The Big Story: Taxes

by TKOEd • Friday, Nov 30, 2012 • no responses - be the first

Ms. Thole, like many in Belleville, is also convinced that governments could avoid raising taxes by adopting more frugal habits.

“There’s some days we stay home and we eat peanut butter,” she said.

What would she like governments to cut?

“I really like it when they cut the weeds along the highway,” she said. “I like it when there’s good roads to drive on. The schools, I don’t know, I don’t want to pull back from the schools. I don’t have the answer of where to pull back.

“I want the state parks to stay open. I want, I want, I want. I want Big Bird. I think it’s beautiful. What don’t I want? I don’t know.”

The above is a perfect example of how many people view taxes in America. They believe that government is spending too much. On what? They don’t know, but they’re sure it’s something. A bunch of things even. Just not any of the things that they like or want or need. People who drive think we spend too much on public transit, people who take public transit think we spend too much on roads (we do, but I digress). Frequently, people think too little money is being on spent on them. “Where’s all this money going?” they say to themselves. The answer is, everywhere. Our local, state, and federal governments do much more than most people comprehend, and it costs much more than they think. Would Ms. Thole want more holistic, and sensible crime policy if she knew that corrections is the 2nd largest state expenditure after Medicaid?:

one out of every 15 state dollars is spent on corrections in this country. Not coincidentally, one in 31 American adults are adrift in this bloated corrections matrix, stretching resources razor thin. Now swing the recession sledgehammer, and you have a nationwide crisis requiring states to come up with creative solutions to meet enormous budget deficits.

There’s something we could cut. Because you know, drug addicts should get treatment not go to jail. Especially when treatment is a far cheaper option (PDF):

…the average cost of placing a participant in DTAP, including the costs of residential treatment, vocational training an support services was $32,974—half the average cost of $64,338 if the participant had been sent to serve the average term of imprisonment for participants, 25 months.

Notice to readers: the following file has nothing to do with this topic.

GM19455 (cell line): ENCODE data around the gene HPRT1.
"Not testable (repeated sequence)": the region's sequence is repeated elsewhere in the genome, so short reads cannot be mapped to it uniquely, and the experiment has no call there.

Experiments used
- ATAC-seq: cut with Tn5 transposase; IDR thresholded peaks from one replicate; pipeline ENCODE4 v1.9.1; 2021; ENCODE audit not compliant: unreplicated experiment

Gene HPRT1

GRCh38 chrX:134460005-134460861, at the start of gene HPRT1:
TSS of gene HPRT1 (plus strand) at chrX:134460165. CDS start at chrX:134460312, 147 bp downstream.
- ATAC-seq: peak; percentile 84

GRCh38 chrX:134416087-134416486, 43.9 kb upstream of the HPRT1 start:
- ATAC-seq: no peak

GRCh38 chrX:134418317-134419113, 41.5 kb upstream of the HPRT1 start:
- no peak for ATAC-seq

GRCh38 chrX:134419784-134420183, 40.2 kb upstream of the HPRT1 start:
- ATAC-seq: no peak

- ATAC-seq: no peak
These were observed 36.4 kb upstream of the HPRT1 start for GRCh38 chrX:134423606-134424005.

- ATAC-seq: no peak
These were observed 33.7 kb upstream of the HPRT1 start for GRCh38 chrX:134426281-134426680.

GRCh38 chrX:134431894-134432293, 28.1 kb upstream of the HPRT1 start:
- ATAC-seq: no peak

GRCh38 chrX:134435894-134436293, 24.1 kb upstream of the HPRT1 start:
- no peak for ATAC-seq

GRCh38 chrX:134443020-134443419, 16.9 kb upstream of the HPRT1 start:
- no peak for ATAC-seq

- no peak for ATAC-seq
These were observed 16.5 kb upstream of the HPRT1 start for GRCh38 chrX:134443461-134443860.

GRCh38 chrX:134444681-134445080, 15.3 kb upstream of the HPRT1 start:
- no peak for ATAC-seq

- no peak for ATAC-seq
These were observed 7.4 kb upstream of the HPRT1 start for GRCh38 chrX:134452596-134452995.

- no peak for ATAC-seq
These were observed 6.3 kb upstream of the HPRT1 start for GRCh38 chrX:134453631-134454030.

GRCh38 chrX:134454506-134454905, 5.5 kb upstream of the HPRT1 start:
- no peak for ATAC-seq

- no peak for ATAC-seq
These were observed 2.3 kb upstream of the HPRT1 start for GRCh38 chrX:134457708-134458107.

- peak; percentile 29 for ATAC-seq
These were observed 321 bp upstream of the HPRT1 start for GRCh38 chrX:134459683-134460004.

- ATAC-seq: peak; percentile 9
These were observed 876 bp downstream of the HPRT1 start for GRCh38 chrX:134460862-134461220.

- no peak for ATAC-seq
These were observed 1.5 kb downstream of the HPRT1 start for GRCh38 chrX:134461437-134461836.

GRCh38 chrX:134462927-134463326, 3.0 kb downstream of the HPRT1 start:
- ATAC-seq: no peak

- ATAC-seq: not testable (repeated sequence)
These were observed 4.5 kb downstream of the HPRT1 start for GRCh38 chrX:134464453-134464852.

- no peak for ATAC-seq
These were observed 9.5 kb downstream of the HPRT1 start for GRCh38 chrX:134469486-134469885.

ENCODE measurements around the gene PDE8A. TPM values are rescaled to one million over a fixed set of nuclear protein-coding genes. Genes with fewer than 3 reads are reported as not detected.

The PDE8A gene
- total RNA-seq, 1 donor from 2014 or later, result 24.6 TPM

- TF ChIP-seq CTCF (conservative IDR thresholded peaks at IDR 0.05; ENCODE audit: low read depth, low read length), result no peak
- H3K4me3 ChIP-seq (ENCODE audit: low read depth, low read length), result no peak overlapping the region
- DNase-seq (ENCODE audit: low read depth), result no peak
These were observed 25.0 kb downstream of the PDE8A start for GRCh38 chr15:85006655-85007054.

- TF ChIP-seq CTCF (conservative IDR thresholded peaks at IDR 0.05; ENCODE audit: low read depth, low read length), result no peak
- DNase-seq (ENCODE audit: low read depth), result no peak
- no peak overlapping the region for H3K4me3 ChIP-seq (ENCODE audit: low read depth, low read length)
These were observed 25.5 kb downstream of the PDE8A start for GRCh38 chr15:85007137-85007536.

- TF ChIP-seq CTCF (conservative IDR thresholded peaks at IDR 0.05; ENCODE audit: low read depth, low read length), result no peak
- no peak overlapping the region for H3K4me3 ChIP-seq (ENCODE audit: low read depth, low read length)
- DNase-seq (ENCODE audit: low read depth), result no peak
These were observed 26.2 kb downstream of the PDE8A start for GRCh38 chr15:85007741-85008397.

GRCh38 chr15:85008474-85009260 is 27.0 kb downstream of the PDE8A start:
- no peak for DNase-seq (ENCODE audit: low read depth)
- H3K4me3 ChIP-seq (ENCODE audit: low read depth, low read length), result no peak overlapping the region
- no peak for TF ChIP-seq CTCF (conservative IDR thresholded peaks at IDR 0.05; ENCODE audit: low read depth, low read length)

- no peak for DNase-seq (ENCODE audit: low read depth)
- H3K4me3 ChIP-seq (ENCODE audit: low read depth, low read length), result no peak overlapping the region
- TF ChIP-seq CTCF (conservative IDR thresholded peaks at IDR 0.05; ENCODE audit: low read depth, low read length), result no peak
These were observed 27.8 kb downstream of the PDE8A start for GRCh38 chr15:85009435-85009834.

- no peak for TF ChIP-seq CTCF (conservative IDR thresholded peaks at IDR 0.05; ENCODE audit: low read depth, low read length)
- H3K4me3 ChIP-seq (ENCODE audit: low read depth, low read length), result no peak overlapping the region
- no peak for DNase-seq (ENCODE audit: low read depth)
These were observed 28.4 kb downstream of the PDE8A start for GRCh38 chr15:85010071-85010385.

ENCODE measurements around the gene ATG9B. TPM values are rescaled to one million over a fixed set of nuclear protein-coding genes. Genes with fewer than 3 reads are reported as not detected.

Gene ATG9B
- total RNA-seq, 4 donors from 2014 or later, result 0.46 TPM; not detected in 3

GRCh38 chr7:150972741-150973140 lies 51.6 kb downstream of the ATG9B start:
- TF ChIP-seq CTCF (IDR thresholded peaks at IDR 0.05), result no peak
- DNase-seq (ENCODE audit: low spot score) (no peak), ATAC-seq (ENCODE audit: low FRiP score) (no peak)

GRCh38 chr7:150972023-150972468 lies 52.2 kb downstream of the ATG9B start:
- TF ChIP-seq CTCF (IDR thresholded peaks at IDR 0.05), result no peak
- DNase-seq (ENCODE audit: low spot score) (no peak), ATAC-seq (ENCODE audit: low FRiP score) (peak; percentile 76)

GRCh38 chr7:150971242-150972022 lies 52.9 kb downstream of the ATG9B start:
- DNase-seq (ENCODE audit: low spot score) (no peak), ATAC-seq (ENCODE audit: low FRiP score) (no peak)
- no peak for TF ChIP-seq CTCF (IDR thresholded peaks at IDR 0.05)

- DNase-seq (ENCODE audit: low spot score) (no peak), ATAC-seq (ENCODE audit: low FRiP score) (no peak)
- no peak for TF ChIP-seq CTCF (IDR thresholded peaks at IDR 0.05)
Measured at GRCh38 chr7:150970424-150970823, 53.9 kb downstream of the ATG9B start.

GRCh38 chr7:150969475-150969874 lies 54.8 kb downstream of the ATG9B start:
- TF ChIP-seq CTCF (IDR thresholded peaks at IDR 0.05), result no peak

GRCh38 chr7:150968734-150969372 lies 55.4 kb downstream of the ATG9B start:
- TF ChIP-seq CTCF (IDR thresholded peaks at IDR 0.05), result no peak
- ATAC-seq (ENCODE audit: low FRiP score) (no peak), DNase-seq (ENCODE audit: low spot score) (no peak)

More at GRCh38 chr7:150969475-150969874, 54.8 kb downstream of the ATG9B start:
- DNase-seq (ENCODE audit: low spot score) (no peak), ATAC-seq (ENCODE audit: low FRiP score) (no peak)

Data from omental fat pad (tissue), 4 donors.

Sometimes my mind is boggled by this stuff, just about everyone wants more services, but many don’t expect to pay more for those services. Nowhere else do you find that attitude except when it comes to the government. No one would walk into a spa for a massage, and then expect to a facial as well for the same price, but everyone wants better schools, and lower property taxes.

Then we have the people who think poor folks are ballin’ out:

Mr. Siemens does have a concern about fairness. He believes that lower-income households are not paying enough in taxes.

“By any measure, the wealthy are still paying a disproportionate amount of their income in taxes,” he said. “Is that fair or not fair? I don’t know, but I have an issue with the dramatic reduction of taxes at the low end because I think everybody needs some skin in the game.”

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The share of Americans who think lower-income households pay too little in taxes increased to 24 percent in 2012 from 8 percent in 1992, according to Gallup.

What a “skin in the game” is going to make poor people do, I don’t know. But clearly those poor people have it good so to make things more “fair”, they should pay more. Because, “some skin” will make you do stuff (*wink*) or something. Meanwhile, Mr. Siemens’ state doesn’t have a progressive tax rate. Which means that the poor are more than paying their fair share in state taxes:

…Illinois, like most states, takes a larger share of income from those who make less. Illinois households earning less than $25,000 a year on average paid 14.3 percent of income in state and local taxes in 2010, while those earning more than $200,000 paid 9.4 percent